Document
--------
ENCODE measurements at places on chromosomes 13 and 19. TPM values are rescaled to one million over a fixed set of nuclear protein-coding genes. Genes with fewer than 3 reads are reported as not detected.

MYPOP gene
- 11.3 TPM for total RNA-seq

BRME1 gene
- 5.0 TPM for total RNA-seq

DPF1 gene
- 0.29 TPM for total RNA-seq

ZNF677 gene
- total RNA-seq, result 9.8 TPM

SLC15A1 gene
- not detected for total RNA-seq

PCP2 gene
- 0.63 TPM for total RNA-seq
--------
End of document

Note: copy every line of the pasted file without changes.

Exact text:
ENCODE measurements at places on chromosomes 13 and 19. TPM values are rescaled to one million over a fixed set of nuclear protein-coding genes. Genes with fewer than 3 reads are reported as not detected.

MYPOP gene
- 11.3 TPM for total RNA-seq

BRME1 gene
- 5.0 TPM for total RNA-seq

DPF1 gene
- 0.29 TPM for total RNA-seq

ZNF677 gene
- total RNA-seq, result 9.8 TPM

SLC15A1 gene
- not detected for total RNA-seq

PCP2 gene
- 0.63 TPM for total RNA-seq